Interview: Julia Adolphe

This week, The New York Philharmonic premieres their second commission by composer Julia AdolpheThe first, 2016’s Unearth, Release, was a warmly received viola concerto for Philharmonic Principal Violist Cynthia Phelps. The latest, White Stone, will be premiered July 26th as part of the orchestra’s Bravo! Vail series in Colorado. I recently had a chance to catch up with Adolphe about both of these collaborations, as well as her opera Sylvia. 

 

Who were/are your composition mentors at Cornell and USC? What is something that you’ve learned from each?

 

I’ve had two incredible mentors who’ve inspired me to become a composer. The first was Steven Stucky, who gave me private composition lessons for four years while I was an undergraduate at Cornell. I arrived at Cornell without any formal training in classical music and was very intimidated by the large group of (all male) doctoral students pursuing composition. Professor Stucky made me feel included and welcome, allowing me to take graduate level courses alongside his other students. Steven Stucky essentially taught me how to compose, to go from nothing on the page to crafting a vocabulary, playing with colors, and communicating ideas through music. At USC, I spent four years studying with Stephen Hartke, who taught me an enormous amount about writing for the orchestra and writing opera. With Professor Hartke, I learned how to write larger forms and develop a musical narrative. Hartke encouraged me to embrace my love of storytelling through my music. Most importantly, both Stucky and Hartke taught me specific compositional techniques and tools while encouraging me to trust and believe in my own voice.

 

 

You fashioned both text and music for your opera Sylvia. Tell me a bit about your work as a poet/librettist?

 

My first musical pieces that I wrote as a child were folk songs comprised of my own original lyrics. I always loved writing lyrics and stories as well as acting in plays and musicals. Opera seems like a natural extension of these early passions. I wrote Sylvia in 2012 and it is based on the real life experiences of my best childhood friend. The opera’s content was deeply personal and I wrote the libretto out of a need to tell Sylvia’s story. I love working with living poets and am currently setting a poem entitled Equinox by Elizabeth Alexander. For my next opera, A Barrel of Laughs, A Vale of Tears, based on the novel by Pulitzer Prize winning cartoonist Jules Feiffer, I will be working with librettist Stephanie Fleischmann. I am very excited to have such wonderful collaborators!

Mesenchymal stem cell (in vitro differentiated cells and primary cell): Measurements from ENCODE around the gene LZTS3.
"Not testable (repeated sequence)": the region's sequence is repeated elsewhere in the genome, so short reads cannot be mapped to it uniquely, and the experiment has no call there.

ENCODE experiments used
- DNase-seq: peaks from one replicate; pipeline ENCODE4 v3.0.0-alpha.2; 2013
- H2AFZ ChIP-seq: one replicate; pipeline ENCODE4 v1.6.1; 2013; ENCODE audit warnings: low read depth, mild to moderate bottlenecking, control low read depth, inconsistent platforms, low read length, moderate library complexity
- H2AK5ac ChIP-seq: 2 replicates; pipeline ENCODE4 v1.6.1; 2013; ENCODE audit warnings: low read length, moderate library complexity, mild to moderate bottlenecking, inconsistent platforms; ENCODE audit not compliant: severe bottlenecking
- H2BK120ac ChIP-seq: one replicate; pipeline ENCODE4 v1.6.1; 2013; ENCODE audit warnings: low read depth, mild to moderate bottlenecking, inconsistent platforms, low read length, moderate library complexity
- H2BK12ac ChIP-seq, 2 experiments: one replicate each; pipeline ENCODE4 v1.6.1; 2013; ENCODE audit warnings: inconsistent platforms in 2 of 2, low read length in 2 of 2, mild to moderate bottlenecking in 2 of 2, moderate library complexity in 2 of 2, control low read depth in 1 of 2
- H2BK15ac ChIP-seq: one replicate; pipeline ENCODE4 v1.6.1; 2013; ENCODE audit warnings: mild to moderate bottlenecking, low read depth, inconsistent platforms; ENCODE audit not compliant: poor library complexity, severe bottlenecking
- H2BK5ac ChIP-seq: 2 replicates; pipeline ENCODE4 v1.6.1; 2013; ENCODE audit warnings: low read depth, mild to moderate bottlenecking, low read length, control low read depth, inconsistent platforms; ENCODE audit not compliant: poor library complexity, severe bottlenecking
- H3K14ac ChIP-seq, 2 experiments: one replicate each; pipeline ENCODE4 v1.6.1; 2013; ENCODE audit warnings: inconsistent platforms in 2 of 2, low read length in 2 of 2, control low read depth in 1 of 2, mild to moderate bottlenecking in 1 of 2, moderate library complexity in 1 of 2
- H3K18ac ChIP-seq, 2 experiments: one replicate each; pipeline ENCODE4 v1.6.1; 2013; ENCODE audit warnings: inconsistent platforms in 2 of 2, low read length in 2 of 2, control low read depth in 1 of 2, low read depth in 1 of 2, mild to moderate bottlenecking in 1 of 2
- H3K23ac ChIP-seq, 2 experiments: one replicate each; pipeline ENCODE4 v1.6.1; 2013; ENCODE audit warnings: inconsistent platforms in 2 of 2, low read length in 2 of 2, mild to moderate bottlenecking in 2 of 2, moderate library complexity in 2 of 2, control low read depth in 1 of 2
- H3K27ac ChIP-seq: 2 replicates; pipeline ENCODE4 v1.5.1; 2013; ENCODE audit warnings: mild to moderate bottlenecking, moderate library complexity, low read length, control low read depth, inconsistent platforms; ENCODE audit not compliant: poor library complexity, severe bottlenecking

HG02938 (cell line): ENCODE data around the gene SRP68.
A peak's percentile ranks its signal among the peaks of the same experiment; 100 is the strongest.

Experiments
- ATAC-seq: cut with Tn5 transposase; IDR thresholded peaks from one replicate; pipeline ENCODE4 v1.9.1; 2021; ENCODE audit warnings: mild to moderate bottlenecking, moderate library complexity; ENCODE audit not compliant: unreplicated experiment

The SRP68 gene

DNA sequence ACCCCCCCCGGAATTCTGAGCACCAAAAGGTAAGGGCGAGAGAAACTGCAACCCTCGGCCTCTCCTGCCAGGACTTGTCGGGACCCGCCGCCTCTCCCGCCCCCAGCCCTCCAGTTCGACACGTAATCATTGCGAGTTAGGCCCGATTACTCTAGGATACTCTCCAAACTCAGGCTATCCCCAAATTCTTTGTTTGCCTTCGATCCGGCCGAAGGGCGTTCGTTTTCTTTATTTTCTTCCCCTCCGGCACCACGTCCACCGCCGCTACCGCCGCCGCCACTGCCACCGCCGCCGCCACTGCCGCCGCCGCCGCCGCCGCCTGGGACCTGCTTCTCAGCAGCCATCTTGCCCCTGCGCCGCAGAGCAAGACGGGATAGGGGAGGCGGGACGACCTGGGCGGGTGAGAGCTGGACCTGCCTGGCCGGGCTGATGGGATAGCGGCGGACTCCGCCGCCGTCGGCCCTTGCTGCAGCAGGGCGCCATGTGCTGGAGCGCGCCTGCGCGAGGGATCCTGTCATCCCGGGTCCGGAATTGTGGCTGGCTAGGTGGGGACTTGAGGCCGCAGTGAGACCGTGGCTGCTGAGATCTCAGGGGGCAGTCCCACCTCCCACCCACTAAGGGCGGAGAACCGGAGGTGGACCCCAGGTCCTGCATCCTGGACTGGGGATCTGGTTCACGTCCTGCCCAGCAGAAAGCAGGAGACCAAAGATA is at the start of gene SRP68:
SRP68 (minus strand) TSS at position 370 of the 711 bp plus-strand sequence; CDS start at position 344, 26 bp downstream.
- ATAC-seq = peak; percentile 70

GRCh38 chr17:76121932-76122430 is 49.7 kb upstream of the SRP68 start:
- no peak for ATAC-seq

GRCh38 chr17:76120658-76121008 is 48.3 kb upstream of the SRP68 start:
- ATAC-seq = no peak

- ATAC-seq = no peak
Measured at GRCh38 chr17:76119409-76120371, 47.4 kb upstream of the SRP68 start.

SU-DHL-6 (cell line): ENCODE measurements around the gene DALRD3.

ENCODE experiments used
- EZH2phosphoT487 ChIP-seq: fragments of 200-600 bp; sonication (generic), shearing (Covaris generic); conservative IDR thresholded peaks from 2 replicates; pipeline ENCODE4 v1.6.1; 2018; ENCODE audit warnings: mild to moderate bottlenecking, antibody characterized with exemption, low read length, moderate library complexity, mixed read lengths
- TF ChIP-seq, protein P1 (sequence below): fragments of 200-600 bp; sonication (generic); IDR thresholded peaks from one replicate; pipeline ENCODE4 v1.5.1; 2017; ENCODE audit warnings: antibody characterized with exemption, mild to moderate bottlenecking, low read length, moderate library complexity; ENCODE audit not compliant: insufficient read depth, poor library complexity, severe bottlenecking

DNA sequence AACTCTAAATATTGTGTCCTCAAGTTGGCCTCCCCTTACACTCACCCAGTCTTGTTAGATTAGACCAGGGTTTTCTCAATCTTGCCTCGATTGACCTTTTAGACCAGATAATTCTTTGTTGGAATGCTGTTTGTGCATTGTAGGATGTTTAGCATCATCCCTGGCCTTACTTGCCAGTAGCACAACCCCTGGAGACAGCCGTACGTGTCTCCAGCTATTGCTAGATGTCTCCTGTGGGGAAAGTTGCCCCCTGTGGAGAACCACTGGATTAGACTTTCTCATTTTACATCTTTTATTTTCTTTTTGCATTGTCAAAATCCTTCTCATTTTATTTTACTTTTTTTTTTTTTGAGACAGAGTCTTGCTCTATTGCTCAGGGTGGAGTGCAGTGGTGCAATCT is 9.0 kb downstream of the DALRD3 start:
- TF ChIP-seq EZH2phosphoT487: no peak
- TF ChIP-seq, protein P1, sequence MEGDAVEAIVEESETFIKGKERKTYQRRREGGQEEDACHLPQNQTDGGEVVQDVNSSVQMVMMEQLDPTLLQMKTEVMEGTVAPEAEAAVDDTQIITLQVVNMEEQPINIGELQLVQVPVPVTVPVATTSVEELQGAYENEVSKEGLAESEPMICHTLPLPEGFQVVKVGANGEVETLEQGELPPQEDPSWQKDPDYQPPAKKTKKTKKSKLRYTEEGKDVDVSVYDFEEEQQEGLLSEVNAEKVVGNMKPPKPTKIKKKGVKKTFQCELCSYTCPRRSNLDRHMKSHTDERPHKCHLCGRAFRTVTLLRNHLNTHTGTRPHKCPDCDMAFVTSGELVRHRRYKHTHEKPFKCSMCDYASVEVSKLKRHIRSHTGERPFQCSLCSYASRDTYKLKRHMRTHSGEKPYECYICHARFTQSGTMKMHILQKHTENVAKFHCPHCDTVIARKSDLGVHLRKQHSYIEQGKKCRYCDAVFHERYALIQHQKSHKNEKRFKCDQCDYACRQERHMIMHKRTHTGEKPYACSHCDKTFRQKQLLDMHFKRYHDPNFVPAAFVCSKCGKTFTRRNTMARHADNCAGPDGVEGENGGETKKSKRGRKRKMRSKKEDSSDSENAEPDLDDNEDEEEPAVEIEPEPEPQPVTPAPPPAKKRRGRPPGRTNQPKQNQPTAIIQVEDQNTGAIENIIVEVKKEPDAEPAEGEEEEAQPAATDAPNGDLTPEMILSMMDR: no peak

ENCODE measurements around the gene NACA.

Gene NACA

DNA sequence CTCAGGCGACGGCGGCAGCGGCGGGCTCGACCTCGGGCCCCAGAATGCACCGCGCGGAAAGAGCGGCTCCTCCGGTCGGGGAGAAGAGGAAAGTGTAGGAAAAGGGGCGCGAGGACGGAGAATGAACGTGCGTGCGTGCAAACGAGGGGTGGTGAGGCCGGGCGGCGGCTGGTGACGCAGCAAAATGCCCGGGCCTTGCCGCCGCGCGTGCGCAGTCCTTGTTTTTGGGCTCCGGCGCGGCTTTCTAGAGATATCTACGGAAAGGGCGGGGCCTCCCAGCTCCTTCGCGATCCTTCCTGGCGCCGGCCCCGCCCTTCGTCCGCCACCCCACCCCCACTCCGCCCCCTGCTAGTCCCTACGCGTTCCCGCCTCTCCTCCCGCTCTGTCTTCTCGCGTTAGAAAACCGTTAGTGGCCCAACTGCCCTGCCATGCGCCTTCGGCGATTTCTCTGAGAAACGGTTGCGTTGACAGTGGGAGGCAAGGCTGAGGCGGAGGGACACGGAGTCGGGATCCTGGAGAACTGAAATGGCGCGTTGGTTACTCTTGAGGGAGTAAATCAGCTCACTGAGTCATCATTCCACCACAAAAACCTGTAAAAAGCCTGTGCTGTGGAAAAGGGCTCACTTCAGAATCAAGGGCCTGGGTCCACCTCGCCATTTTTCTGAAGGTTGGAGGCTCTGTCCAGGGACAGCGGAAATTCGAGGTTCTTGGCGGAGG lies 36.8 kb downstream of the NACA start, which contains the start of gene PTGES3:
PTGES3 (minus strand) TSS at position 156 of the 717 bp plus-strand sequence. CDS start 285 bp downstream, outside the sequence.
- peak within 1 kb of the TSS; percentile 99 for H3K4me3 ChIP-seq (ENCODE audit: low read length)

I have sung at Bargemusic and it can be a wobbly place to get your bearings. What was it like producing Sylvia there?

 

It was a lot of fun and an incredibly dramatic, yet intimate venue. I think the surreal setting and off-kilter feeling you experience on the boat fit perfectly with the dreamlike nature of the opera.

 

 

There are some great viola concertos in the literature, but the challenges facing composers of them is legendary: balance, orchestration, etc. Was writing for viola and ensemble an upfront part of the commission for Unearth, Release or did you choose to write for these forces?

 

 

The New York Philharmonic asked that I compose a viola concerto for their principal violist Cynthia Phelps. I was extremely excited about the challenge: the viola does not possess the same carrying power in terms of volume and brightness as the violin or the cello. It is a subtle instrument with dark tones and fragile qualities. Yet is has a singular expressive beauty. I worked closely with Cynthia, ensuring that every gesture was idiomatic and communicative for her instrument. During the rehearsals of the work’s world premiere with the Eastern Festival Orchestra, I was able to make revisions so that the viola could speak more clearly over the orchestra. Both Alan Gilbert and Jaap Van Zweden gave me feedback throughout the writing and rehearsal process and I learned an incredible amount about the orchestra along the way.

 

 

Did you know which pieces were going to be programmed alongside yours in Vail? If so, did that impact your composition of White Stone?

 

I knew from the beginning that my piece would be premiered alongside Gershwin and Dvořák, but I chose not to think about that. My goal when I write is to express my own voice and be as true to my own emotions, dreams, atmospheres and sounds as possible. Of course I am influenced by a host of composers, but to purposely seek out composers on the same program would make it harder for me to clarify my own thoughts during the writing process.

 

 

What else would you like for audience members in Vail to know in advance about the piece?

 

A white stone is an object that is both unique yet familiar, a jewel and a pebble, emerging from the dirt to become something treasured. The music rises from dark, murky textures, striving towards brightness and clarity. The cello and timpani are the first to surface from the discord, stirring action in other sections of the orchestra. The percussion serves to rally and activate the music, leading the orchestra upwards towards brighter harmonies and unified rhythms. White Stone captures the struggle to be resilient and powerful in the face of overwhelming obstacles and fear of defeat.

 

 

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